ALBERT

All Library Books, journals and Electronic Records Telegrafenberg

feed icon rss

Your email was sent successfully. Check your inbox.

An error occurred while sending the email. Please try again.

Proceed reservation?

Export
Filter
Collection
Keywords
Years
  • 1
    Publication Date: 2019-07-12
    Description: This report presents the Bouee pour l'acquisition de Series Optiques a Long Terme (BOUSSOLE) project, the primary objectives of which are to provide a long-term time series of optical properties in support of a) calibration and validation activities associated with satellite ocean color missions, and b) bio-optical research in oceanic waters. The following are included in the report: 1) an introduction to the rationale for establishing the project; 2) a definition of vicarious calibration and the specific requirements attached to it; 3) the organization of the project and the characteristics of the measurement site--in the northwestern Mediterranean Sea; 4) a qualitative overview of the collected data; 5) details about the buoy that was specifically designed and built for this project; 6) data collection protocols and data processing techniques; 7) a quantitative summary of the collected data, and a discussion of some sample results, including match-up analyses for the currently operational ocean color sensors, namely MERIS, SeaWiFS, and MODIS; and 8) preliminary results of the vicarious radiometric calibration of MERIS, including a tentative uncertainty budget. The results of this match-up analysis allow performance comparisons of various ocean color sensors to be performed, demonstrating the ability of the BOUSSOLE activity, i.e., combining a dedicated platform and commercial-off-the-shelf instrumentation, to provide data qualified to monitor the quality of ocean color products on the long term.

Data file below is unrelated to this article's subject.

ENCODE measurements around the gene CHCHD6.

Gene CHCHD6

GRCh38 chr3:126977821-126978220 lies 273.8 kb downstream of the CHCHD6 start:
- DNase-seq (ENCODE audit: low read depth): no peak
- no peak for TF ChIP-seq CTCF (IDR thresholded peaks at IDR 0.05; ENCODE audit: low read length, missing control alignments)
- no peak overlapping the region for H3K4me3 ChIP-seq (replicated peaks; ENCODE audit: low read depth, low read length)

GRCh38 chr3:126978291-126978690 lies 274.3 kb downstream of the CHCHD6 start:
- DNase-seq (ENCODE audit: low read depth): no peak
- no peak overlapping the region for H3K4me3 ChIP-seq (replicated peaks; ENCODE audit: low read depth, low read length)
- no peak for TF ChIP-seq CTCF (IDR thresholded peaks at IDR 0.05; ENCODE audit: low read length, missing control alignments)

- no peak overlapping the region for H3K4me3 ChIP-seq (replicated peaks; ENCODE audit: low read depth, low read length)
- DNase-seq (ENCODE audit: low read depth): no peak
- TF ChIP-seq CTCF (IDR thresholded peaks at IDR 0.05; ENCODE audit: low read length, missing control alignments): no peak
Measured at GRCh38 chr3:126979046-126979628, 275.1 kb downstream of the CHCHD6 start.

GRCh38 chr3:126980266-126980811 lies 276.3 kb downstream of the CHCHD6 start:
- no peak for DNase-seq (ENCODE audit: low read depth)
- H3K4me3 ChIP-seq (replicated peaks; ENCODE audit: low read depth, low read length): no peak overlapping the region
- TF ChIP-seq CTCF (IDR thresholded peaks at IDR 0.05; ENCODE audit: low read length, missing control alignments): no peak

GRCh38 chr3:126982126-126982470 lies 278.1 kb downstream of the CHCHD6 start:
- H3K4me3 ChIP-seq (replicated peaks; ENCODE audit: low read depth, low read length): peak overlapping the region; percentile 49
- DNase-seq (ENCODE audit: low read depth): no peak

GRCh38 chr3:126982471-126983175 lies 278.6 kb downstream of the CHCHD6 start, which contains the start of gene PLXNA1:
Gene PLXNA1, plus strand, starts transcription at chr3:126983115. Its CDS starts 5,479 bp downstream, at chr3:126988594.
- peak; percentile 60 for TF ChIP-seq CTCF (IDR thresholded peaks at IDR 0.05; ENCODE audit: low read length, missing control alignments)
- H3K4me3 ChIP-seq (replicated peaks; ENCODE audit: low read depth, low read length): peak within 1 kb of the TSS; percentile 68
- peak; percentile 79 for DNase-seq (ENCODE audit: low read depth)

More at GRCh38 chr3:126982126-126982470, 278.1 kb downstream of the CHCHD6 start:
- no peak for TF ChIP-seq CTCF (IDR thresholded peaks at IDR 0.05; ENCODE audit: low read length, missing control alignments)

Keywords: Oceanography
    Type: NASA/TM-2006-214147 , Rept-2007-00282-0
    Format: application/pdf
    Location Call Number Expected Availability
    BibTip Others were also interested in ...
  • 2
    facet.materialart.
    Unknown
    PANGAEA
    In:  Supplement to: Sauzède, Raphaëlle; Lavigne, Héloise; Claustre, Hervé; Uitz, Julia; Schmechtig, Catherine; D'Ortenzio, Fabrizio; Guinet, Christophe; Pesant, Stephane (2015): Vertical distribution of chlorophyll a concentration and phytoplankton community composition from in situ fluorescence profiles: a first database for the global ocean. Earth System Science Data, 7(2), 261-273, https://doi.org/10.5194/essd-7-261-2015